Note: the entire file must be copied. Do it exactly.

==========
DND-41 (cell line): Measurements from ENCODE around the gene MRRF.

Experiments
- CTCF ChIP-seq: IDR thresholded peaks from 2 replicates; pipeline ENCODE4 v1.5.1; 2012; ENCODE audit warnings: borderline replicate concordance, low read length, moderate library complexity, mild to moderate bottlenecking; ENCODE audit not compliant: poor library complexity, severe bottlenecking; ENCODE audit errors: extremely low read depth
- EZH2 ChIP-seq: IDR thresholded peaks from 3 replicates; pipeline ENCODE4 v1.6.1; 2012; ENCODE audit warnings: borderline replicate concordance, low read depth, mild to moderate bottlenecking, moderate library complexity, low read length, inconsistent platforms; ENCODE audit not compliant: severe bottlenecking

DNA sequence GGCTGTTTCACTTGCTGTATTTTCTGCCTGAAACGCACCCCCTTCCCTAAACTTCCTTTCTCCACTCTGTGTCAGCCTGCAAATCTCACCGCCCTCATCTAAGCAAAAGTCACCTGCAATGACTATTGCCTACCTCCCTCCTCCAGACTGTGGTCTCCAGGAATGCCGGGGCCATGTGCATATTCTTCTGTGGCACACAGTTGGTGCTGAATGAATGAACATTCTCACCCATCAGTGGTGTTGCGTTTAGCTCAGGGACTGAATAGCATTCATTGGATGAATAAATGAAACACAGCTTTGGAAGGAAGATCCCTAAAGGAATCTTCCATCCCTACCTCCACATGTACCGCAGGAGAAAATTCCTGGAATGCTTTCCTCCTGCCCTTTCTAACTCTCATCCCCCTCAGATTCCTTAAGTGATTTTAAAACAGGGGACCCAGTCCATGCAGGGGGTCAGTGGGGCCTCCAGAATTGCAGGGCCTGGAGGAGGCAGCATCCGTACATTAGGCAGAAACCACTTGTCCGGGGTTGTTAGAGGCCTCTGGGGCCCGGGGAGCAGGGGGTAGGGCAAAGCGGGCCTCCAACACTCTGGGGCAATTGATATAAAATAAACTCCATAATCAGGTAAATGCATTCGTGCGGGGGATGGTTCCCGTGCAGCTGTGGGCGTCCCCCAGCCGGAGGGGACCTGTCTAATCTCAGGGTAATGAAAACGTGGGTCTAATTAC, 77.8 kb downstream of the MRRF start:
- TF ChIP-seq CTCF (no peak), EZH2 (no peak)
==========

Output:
DND-41 (cell line): Measurements from ENCODE around the gene MRRF.

Experiments
- CTCF ChIP-seq: IDR thresholded peaks from 2 replicates; pipeline ENCODE4 v1.5.1; 2012; ENCODE audit warnings: borderline replicate concordance, low read length, moderate library complexity, mild to moderate bottlenecking; ENCODE audit not compliant: poor library complexity, severe bottlenecking; ENCODE audit errors: extremely low read depth
- EZH2 ChIP-seq: IDR thresholded peaks from 3 replicates; pipeline ENCODE4 v1.6.1; 2012; ENCODE audit warnings: borderline replicate concordance, low read depth, mild to moderate bottlenecking, moderate library complexity, low read length, inconsistent platforms; ENCODE audit not compliant: severe bottlenecking

DNA sequence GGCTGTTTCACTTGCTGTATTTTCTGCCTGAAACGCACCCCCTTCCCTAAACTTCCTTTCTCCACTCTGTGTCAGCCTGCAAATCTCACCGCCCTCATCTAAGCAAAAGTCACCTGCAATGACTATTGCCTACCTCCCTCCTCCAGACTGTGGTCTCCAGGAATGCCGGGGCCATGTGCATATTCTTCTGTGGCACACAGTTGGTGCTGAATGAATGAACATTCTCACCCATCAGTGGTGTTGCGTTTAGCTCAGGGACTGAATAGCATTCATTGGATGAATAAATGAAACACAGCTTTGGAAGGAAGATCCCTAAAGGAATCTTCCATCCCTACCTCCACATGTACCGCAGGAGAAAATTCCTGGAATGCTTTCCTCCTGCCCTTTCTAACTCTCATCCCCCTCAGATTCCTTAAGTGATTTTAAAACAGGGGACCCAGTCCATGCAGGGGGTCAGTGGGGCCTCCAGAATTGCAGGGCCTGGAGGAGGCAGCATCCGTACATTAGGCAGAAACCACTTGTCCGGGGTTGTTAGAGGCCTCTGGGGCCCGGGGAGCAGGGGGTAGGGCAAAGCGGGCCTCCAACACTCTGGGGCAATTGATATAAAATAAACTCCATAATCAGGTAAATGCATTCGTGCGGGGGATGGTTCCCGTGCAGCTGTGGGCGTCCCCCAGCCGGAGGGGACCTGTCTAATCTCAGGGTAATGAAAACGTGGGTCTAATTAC, 77.8 kb downstream of the MRRF start:
- TF ChIP-seq CTCF (no peak), EZH2 (no peak)